Complera contains a mixture of emtricitabine, rilpivirine, and tenofovir. Emtricitabine, rilpivirine, and tenofovir area unitantiviral medication that stop HIV (human immunological disorder virus) cells from multiplying within the body. HIV causes noninheritable immunological disorder syndrome (AIDS).

Complera is employed to treat HIV in adults World Health Organization have not taken HIV medicines before.

Complera isn’t a cure for HIV or AIDS.

Complera shouldn’t be taken in conjunction with alternative antiviral medications to treat HIV or AIDS.

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  • Complera
  • Get emergency medical help if you have signs of an allergic reaction to Complera: hives, blistering skin rash with fever; mouth sores, eye redness, difficulty breathing; swelling of your face, lips, tongue, or throat.

    Some people develop lactic acidosis while taking Complera. Early symptoms may get worse over time and this condition can be fatal. Get emergency medical help if you have even mild symptoms such as: muscle pain or weakness, numb or cold feeling in your arms and legs, trouble breathing, stomach pain, nausea with vomiting, fast or uneven heart rate, dizziness, or feeling very weak or tired.

    Call your doctor at once if you have:

    confusion, severe depression, unusual thoughts or behavior, suicidal thoughts or actions;
    increased thirst and urination, loss of appetite, weakness, constipation;
    kidney problems - little or no urinating, painful or difficult urination, swelling in your feet or ankles, feeling tired or short of breath;
    liver problems - nausea, upper stomach pain, itching, tired feeling, loss of appetite, dark urine, clay-colored stools, jaundice (yellowing of the skin or eyes); or
    signs of inflammation in your body - swollen glands, flu symptoms, easy bruising or bleeding, severe tingling or numbness, muscle weakness, upper stomach pain, jaundice (yellowing of the skin or eyes), chest pain, new or worsening cough with fever, trouble breathing.
    Complera may increase your risk of certain infections or autoimmune disorders by changing the way your immune system works. Symptoms may occur weeks or months after you start treatment with Complera. Tell your doctor if you have:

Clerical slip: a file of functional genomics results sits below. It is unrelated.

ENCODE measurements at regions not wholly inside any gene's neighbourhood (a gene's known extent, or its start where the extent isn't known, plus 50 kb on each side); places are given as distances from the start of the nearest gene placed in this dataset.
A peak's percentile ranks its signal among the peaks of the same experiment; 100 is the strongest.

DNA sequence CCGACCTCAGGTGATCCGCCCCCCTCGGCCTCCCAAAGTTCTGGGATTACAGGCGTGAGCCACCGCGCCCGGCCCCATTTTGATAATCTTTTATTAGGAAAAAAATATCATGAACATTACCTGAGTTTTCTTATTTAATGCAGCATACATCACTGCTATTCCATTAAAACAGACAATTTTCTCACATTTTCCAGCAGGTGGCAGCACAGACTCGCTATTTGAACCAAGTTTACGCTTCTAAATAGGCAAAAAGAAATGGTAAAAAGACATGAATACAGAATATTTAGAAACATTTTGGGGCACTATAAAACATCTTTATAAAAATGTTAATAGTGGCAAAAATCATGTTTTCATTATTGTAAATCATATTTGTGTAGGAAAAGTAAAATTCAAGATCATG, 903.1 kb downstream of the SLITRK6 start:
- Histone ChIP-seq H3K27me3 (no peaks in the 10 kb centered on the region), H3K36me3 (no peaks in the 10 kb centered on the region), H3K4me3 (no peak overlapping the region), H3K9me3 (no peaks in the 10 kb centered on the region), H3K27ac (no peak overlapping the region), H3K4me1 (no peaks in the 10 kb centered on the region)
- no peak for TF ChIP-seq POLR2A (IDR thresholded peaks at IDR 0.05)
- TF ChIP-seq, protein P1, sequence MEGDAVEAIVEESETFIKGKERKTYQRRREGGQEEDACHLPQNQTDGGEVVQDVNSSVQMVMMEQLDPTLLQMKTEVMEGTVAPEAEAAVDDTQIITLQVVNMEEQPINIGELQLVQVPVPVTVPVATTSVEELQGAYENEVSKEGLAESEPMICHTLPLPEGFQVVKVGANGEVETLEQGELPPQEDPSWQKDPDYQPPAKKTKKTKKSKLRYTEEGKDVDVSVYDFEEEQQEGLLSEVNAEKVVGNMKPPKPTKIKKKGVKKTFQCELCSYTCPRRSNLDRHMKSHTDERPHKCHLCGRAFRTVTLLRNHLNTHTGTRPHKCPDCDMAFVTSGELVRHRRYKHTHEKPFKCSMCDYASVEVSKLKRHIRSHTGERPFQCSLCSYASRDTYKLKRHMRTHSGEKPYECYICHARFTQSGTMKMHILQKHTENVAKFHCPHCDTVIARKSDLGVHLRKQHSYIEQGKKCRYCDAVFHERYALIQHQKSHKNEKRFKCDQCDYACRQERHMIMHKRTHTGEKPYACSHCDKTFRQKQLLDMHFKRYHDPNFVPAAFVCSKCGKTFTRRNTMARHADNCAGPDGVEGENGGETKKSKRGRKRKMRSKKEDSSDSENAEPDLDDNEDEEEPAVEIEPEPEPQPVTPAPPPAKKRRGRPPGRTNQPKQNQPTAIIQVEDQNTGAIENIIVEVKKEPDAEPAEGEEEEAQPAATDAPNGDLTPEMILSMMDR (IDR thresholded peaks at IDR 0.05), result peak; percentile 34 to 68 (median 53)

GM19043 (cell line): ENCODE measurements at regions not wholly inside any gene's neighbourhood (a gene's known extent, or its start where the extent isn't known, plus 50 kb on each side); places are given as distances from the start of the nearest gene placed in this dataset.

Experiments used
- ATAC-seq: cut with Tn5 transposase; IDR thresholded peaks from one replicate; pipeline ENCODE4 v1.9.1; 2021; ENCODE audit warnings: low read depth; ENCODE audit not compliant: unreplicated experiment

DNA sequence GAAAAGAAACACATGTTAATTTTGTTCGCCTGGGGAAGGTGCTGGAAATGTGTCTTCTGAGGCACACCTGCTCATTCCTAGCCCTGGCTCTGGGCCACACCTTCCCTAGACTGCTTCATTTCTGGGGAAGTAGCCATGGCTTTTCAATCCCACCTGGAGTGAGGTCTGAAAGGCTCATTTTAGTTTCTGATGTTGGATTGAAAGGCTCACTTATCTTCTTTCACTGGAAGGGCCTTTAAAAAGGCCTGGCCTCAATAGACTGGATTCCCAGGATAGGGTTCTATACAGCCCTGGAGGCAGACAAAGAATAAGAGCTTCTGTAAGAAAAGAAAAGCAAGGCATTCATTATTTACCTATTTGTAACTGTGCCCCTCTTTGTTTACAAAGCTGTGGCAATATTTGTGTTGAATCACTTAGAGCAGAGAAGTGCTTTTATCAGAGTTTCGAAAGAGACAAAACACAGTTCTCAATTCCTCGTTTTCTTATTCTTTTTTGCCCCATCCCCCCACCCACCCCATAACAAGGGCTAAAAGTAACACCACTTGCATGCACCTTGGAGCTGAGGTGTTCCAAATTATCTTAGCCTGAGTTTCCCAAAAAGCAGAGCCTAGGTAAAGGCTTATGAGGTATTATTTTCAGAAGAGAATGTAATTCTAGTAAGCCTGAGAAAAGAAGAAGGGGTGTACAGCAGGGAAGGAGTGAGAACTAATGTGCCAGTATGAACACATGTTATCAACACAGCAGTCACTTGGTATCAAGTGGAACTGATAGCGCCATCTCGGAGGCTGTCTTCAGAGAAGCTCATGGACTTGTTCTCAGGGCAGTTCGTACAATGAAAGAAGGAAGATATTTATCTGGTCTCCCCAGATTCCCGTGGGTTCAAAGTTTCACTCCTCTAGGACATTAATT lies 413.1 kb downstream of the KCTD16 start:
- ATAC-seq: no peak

signs of a new infection - fever, night sweats, swollen glands, diarrhea, weight loss;
    chest pain (especially when you breathe), dry cough, wheezing;
    cold sores, sores on your genital or anal area;
    feeling anxious or irritable, weakness or prickly feeling, problems with balance or eye movement;
    trouble speaking or swallowing, severe lower back pain, loss of bladder or bowel control; or
    swelling in your neck or throat (enlarged thyroid), menstrual changes, impotence, loss of interest in sex.
    Common Complera side effects may include:

    headache, dizziness;
    depressed mood, tiredness;
    sleep problems (insomnia), strange dreams;
    nausea, diarrhea; or
    changes in the shape or location of body fat (especially in your arms, legs, face, neck, breasts, and waist).
  • 1 tablet orally once a day Comments: -Efficacy was established in virologically-suppressed (HIV-1 RNA less than 50 copies/mL) patients on stable ritonavir-boosted protease inhibitor-containing regimen. -Replacement of current regimen with this drug may be considered if: patients have no history of virologic failure; patients have been stably suppressed (HIV-1 RNA less than 50 copies/mL) for at least 6 months before switching therapy; patients are currently on first or second antiretroviral regimen before switching therapy; patients have no history of resistance to any of the 3 components. -After replacing therapy, additional monitoring of HIV-1 RNA and regimen tolerability recommended to assess potential virologic failure or rebound. Use: As a complete regimen for the treatment of HIV-1 infection in antiretroviral therapy-naive patients with HIV-1 RNA 100,000 copies/mL or less at the start of therapy, and in certain virologically-suppressed (HIV-1 RNA less than 50 copies/mL) patients on a stable antiretroviral regimen at start of therapy in order to replace their current antiretroviral treatment regimen